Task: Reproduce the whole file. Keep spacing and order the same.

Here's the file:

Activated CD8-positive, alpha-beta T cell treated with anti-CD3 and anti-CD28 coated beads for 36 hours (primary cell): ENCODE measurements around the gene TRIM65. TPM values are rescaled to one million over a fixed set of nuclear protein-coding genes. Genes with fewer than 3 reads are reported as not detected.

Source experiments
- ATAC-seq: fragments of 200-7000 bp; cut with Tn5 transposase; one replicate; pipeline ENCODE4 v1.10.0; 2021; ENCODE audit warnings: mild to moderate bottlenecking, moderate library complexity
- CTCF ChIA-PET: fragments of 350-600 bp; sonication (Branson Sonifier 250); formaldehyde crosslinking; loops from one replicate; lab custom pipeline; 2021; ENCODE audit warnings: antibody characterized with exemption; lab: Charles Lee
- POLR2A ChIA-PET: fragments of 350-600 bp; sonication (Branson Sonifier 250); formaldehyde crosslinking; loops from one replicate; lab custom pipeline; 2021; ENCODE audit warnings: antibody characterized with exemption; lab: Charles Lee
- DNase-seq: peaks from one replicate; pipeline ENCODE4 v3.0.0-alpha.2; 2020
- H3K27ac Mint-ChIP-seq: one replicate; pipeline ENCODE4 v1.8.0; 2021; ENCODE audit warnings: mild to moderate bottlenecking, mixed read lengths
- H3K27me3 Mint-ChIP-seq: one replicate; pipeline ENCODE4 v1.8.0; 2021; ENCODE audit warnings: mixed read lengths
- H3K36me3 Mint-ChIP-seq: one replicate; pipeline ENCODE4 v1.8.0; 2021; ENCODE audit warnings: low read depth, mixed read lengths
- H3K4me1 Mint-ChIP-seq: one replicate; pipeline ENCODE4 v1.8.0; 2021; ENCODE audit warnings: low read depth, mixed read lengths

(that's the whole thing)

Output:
Activated CD8-positive, alpha-beta T cell treated with anti-CD3 and anti-CD28 coated beads for 36 hours (primary cell): ENCODE measurements around the gene TRIM65. TPM values are rescaled to one million over a fixed set of nuclear protein-coding genes. Genes with fewer than 3 reads are reported as not detected.

Source experiments
- ATAC-seq: fragments of 200-7000 bp; cut with Tn5 transposase; one replicate; pipeline ENCODE4 v1.10.0; 2021; ENCODE audit warnings: mild to moderate bottlenecking, moderate library complexity
- CTCF ChIA-PET: fragments of 350-600 bp; sonication (Branson Sonifier 250); formaldehyde crosslinking; loops from one replicate; lab custom pipeline; 2021; ENCODE audit warnings: antibody characterized with exemption; lab: Charles Lee
- POLR2A ChIA-PET: fragments of 350-600 bp; sonication (Branson Sonifier 250); formaldehyde crosslinking; loops from one replicate; lab custom pipeline; 2021; ENCODE audit warnings: antibody characterized with exemption; lab: Charles Lee
- DNase-seq: peaks from one replicate; pipeline ENCODE4 v3.0.0-alpha.2; 2020
- H3K27ac Mint-ChIP-seq: one replicate; pipeline ENCODE4 v1.8.0; 2021; ENCODE audit warnings: mild to moderate bottlenecking, mixed read lengths
- H3K27me3 Mint-ChIP-seq: one replicate; pipeline ENCODE4 v1.8.0; 2021; ENCODE audit warnings: mixed read lengths
- H3K36me3 Mint-ChIP-seq: one replicate; pipeline ENCODE4 v1.8.0; 2021; ENCODE audit warnings: low read depth, mixed read lengths
- H3K4me1 Mint-ChIP-seq: one replicate; pipeline ENCODE4 v1.8.0; 2021; ENCODE audit warnings: low read depth, mixed read lengths